Forearm fractures need to be primarily evaluated for both proximal and distal radioulnar joint instability for appropriate management.
Dr. Rajsirish Bellal Sridharan, C27 Villa, Tvs Green Acres, Gandhi Road, Kolapakkam, Chennai - 116, Tamil Nadu, India. E-mail: email@example.com
Introduction:Monteggia fracture-dislocation is defined as a proximal third ulna fracture with radiocapitellar joint dislocation. The term “Monteggia equivalent or variant” describes various injuries with similar radiographic patterns and injury biomechanics. Several isolated cases of unusual injuries associated with Monteggia fractures have been reported. However, an associated TFCC injury has not been described in the literature before. We present a rare report of a 24-year-old female with a Monteggia fracture and associated TFCC injury – a crisscross type of injury.
Case Report:A 24-year-old female was involved in a road traffic accident and presented to our level I trauma center with pain and deformity in the left forearm. On evaluation, she was found to have type I Monteggia fracture-dislocation. Intraoperatively, once the proximal ulna was fixed, she had clicking in the wrist during rotations. Fluoroscopic images showed DRUJ subluxation, but it was stable in supination. Hence was splinted in a reduced position. The patient continued to have persistent symptoms in the wrist despite adequate conservative measures. Hence, she underwent arthroscopic TFCC repair and DRUJ pinning. At her last follow-up (3 months), the patient was clinically better with a good range of motion and no pain.
Conclusion:In treating Monteggia fracture-dislocations, high index of suspicion is needed to diagnose radioulnar joint instability. If they are missed, they can result in long-term disability, so appropriate evaluation to diagnose TFCC and DRUJ injuries is required. DRUJ stabilization and TFCC repair can produce consistent results when treated adequately.
Keywords:TFCC, monteggia, wrist, arthroscopy, proximal ulna.
Monteggia fracture, as initially described by Giovanni Battista Monteggia , is an anterior dislocation of radial head with a fracture of the proximal ulna. Jose Luis Bado classified this complex injury into four types . However, the classification did not include certain injuries (radial head fracture, distal humerus fracture, interosseous membrane rupture, and DRUJ injuries), which was later grouped under Monteggia variants. In their systemic review, Artiaco et al.  described a new comprehensive locker-based classification system in which he has included most of the injuries associated with Monteggia fracture. In this case report, we present a rare case of proximal radioulnar joint dislocation, proximal ulna fracture (Monteggia fracture) with TFCC injury and DRUJ instability. This case illustrates that distal radioulnar joint instability and TFCC tear may be associated with a Monteggia fracture-dislocation.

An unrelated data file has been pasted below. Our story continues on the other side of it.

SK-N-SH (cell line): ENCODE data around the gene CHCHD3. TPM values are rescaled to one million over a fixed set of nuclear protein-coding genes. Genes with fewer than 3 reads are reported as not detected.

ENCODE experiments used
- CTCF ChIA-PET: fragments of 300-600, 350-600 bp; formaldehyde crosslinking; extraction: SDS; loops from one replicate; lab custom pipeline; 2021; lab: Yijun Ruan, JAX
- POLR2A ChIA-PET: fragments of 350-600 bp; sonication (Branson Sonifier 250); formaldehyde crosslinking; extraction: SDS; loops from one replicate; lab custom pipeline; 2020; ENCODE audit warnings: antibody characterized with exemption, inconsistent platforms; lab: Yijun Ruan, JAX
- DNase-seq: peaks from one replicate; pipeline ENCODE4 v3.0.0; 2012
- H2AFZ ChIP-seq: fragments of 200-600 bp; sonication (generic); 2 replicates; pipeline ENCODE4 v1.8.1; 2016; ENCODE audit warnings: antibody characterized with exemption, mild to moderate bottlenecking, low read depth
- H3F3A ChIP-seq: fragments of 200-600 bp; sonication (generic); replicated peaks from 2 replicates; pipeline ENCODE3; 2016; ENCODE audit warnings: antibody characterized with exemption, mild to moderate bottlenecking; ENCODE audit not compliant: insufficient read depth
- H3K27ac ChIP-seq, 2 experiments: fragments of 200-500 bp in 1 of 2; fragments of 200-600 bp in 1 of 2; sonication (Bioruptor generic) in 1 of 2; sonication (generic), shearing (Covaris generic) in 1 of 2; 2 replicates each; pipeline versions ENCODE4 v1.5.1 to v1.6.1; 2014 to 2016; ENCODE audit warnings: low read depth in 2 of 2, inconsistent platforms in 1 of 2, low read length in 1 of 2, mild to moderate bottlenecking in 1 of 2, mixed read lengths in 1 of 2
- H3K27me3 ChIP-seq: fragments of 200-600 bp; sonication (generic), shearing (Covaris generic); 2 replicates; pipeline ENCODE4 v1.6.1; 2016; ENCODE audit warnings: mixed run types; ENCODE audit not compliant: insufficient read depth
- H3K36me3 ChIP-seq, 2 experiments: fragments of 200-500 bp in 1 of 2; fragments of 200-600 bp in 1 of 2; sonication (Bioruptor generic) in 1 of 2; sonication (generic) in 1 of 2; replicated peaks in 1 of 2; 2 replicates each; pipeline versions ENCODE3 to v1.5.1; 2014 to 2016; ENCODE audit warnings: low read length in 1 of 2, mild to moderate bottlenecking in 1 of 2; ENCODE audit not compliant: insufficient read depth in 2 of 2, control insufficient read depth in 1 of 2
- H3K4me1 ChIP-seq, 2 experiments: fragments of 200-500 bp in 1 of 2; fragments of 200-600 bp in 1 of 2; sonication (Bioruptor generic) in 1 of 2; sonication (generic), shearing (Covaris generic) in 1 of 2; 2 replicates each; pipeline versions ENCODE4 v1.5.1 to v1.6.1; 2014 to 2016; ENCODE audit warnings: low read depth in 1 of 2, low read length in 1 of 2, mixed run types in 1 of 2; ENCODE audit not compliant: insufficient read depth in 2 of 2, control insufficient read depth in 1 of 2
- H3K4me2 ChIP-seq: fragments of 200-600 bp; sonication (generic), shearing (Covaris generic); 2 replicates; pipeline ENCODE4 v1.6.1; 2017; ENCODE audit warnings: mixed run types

A 24-year-old female, right-hand dominant software engineer fell onto her outstretched hand and presented with pain, swelling, and deformity around the left elbow. Initial radiographs showed a closed Monteggia fracture-dislocation (proximal shaft of the ulna with anterior dislocation of the radial head – Bado type 1) (Fig. 1a). Under regional anesthesia, the fracture was fixed with LCDCP, and the radial head was reduced by closed means (Fig. 1b). Intraoperatively, we noticed a click at the wrist with pronosupination, and fluoroscopic imaging showed a subtle reducible dorsal subluxation of the distal radioulnar joint. Hence, we performed a closed reduction of DRUJ, and she was given an above elbow slab in full supination. After 3 weeks of the index procedure, the POP cast was removed, and radiographs showed well-reduced radial head and well-aligned ulna fracture. She was started on active and passive range of motion exercises for the elbow and wrist. However, she had persistent wrist pain and stiffness after 2 weeks of physical therapy. Range of motion in the elbow was 0–130o, wrist movements dorsiflexion 0–50o, palmar flexion 0–40o, supination – nil, and pronation 0–40o. Subsequently, we investigated the patient using an MRI, which showed dorsal subluxation of the ulna with TFCC tear in the ulnar attachment of the volar radioulnar ligament (Fig. 2). The patient was counseled for arthroscopic TFCC repair and DRUJ stabilization. She underwent wrist arthroscopy assessment through standard portals, and the volar TFCC was repaired using Arthrex Micro Lasso and FiberWire (Fig. 3). The DRUJ was stabilized with 1.6 mm K-wire.